Newsletter: The Naked Truth of the North

The Norwegian and Russian Foreign Ministers placing wreaths on the memorial for the Soviet liberation of Kirkenes in 2014. When Finnmark County organises a history conference to commemorate the 75th anniversary for the liberation of eastern Finnmark, there will be no attendance from the top political level. (Photo: The Barents Secretariat) 

Dear High North News reader! 

Norway grows – just not in the High North. That is, once again, the conclusion following Statistics Norway’s presenting population statistics and extrapolations this week. "Everyone" agree that we need to increase population figures in the North in order to achieve our goals about growth and development in the Arctic. Yet it appears that "no one” holds the answer to how to achieve those goals. Dean Erlend Bullvåg at Nord University Business School warrants an honest mustering of resources for the future of Northern Norway. He argues that the lacking will to do so is related to the almost total lack of political discussion about how to make North Norwegian municipalities attractive – and for whom.

The fact that not one single representative from the Norwegian government will go to Finnmark for a historic history conference to mark the exact 75 years' anniversary for Soviet soliders marching across the country's northern border to liberate Kirkenes from German occupation, makes County Mayor Ragnhild Vassvik ponder. "It is a bit disappointing", she says to High North News. "The Defense Minister has other important business on these dates", the MoD says in a statement.

If we do not know how to appreciate the fact that the North holds an abundance of opportunities, then at least there are others who know. This week, we could tell you that the French cruise ship ‘Le Commandant Charcot’, the world’s first cruise ship with icebreaker capacity, plans on sailing to the North Pole in 2021.

Russian Novatek continues its expansion in the Arctic. This week, the company signed a contract for a new LNG2 project estimated at USD 20 billion and ordered four new LNG carriers.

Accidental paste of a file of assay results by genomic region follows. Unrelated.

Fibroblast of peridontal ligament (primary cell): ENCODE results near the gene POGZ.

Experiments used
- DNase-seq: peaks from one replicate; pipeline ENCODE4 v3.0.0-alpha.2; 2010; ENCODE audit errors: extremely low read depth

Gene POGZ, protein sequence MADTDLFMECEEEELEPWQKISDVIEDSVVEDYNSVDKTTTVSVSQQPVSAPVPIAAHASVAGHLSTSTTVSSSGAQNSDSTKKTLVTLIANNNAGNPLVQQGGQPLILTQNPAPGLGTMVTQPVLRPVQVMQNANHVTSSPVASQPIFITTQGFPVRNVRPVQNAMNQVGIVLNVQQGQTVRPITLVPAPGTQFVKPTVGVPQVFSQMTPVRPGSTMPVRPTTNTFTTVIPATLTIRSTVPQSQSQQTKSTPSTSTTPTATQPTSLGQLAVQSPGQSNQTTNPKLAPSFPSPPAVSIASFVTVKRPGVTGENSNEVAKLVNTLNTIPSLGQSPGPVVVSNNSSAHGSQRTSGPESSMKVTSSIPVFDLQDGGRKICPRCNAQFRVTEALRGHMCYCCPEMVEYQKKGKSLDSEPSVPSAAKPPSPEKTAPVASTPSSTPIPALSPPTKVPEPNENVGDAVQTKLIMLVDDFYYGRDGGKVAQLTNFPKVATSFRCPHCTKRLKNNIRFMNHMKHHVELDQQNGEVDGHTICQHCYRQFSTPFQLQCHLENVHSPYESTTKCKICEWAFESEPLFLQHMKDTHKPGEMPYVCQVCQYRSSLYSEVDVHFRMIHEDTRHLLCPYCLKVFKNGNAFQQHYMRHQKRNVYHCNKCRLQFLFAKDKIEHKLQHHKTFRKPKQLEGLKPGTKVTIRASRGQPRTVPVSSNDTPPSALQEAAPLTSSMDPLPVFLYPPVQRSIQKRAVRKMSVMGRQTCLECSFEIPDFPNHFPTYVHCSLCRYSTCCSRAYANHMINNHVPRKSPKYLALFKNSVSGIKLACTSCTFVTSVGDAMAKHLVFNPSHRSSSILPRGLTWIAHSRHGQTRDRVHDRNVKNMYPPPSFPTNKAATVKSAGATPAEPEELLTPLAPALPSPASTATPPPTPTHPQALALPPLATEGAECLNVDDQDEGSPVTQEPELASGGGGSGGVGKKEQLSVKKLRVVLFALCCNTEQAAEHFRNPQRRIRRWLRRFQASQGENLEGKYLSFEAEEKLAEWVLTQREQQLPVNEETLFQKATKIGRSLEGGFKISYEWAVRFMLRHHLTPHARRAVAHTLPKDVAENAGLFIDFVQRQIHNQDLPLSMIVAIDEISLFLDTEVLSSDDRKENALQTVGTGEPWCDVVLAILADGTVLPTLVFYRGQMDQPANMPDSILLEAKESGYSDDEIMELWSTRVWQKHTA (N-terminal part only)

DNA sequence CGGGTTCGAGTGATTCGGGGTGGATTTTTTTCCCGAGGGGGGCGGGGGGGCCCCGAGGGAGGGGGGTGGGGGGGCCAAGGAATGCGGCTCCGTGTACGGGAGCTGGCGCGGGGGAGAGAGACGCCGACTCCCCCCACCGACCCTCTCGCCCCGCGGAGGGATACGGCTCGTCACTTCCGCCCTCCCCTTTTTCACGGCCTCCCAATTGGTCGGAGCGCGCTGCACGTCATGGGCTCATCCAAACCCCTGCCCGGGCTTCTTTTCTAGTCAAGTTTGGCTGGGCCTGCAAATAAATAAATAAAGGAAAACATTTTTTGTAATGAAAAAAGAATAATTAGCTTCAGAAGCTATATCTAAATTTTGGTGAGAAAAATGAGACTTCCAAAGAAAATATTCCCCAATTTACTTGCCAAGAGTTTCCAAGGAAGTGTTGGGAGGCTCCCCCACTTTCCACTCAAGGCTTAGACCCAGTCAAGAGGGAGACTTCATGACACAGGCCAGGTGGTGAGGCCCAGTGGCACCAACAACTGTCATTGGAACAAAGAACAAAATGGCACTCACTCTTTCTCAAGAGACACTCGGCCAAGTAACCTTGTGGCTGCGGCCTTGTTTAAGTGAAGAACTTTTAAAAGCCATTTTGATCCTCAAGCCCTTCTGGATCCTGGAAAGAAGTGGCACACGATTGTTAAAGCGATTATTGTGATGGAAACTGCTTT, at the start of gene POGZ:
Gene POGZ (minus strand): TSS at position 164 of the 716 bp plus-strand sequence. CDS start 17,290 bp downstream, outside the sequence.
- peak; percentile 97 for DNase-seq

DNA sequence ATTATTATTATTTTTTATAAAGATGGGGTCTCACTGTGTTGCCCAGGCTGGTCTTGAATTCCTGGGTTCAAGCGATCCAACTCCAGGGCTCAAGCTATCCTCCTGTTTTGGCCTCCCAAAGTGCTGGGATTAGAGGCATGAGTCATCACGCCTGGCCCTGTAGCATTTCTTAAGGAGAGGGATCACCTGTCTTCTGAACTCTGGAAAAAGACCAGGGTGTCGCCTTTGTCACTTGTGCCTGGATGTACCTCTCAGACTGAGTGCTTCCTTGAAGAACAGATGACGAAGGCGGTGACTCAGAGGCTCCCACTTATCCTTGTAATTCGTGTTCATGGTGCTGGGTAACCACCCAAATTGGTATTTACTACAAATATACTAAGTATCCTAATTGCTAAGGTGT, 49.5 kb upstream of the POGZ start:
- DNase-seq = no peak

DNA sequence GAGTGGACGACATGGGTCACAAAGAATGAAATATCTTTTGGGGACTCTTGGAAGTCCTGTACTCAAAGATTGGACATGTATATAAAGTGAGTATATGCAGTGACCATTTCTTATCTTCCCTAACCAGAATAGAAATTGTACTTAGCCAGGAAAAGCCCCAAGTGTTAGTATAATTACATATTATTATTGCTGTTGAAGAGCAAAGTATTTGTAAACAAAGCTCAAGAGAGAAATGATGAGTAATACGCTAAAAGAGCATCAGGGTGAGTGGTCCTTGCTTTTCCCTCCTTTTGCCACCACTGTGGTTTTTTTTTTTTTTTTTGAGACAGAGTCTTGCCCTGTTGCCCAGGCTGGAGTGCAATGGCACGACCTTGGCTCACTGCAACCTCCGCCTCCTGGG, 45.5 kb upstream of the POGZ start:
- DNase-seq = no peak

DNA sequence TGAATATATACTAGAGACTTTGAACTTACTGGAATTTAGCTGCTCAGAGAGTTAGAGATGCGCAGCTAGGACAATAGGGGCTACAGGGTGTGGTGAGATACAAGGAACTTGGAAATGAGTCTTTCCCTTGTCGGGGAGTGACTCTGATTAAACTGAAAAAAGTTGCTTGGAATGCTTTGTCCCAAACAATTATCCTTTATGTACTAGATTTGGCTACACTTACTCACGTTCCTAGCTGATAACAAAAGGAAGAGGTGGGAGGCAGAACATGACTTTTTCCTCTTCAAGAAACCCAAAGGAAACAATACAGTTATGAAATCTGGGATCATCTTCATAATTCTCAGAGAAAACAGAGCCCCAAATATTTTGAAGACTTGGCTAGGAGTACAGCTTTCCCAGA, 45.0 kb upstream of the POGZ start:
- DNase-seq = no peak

We also ask if the USA barks more than it bites when the US Coast Guard Admiral says that the new icebreaker will only rarely be sailing to the Arctic. His statement was given only days after signals, including on-stage in Rovaniemi, were given that the USA will challenge Russia’s military influence in the Arctic region.

Let’s stay in Russia a bit longer. Both Norwegian and Russian offices have for quite some time now worried about the environmental problems related to the production at the Nikel plant, which is located only few kilometers from the Norwegian-Russian border.

The Nikel plant emits 100,000 tons of Sulphur dioxide annually, which is five to six times as high as the accumulated Norwegian emissions. However, Sergey Ivanov, President Putin’s Special Advisor on Environmental Protection, Ecology and Transportat, says to High North News that he refutes the notion that Nikel plant emissions constitute a problem. “The problem is largely mythologized […] There are no longer emissions from this plant”, he says. However, he is not supported by scientist Tore Flatlandsmo Berglen at the Norwegian Institute of Air Research (NILU), who comments on the Ivanov statements: “He is a political advisor. I, as a professional scientist, have to say that what he says does not ring true.”

But what if there is technology that can prevent emission of hazardous gases? The phenomenon is called climate engineering and is currently a hot issue. The technique that is most debated is that which aims at methods to block the sun’s rays, so-called solar radiation management. Others are talking about helping the ocean through pumping rich and more CO2-absorbing water masses from the depths to the surface. The Climeworks tech company in Switzerland develops plants that suck CO2 out from the atmosphere to transform it into a material matter. None of these solutions have been tested in any greater scale. However, the demand for technological disaster assistance is currently so great that political battles have erupted between those who see advantages in using technology to counter climate changes, and their opponents who fear irreversible damage to nature or political undermining of the Green Shift. The opponents argue that climate energy will give Saudi Arabia, Donald Trump, Vladimir Putin and others with personal interest in continued use of coal, oil and gas, with an excuse to continue “business as usual”.

This was a summary of some of the many stories you have found in High North News this week. Other stories we would like to highlight include:
Web Portal on Arctic Climate Science Bridges Education Gap
In Visit to Arctic Region, PA Leadership Explores Local and Global Impact of Climate Change

We wish you all the best for the weekend!
Siri Gulliksen Tømmerbakke,
News Editor, High North News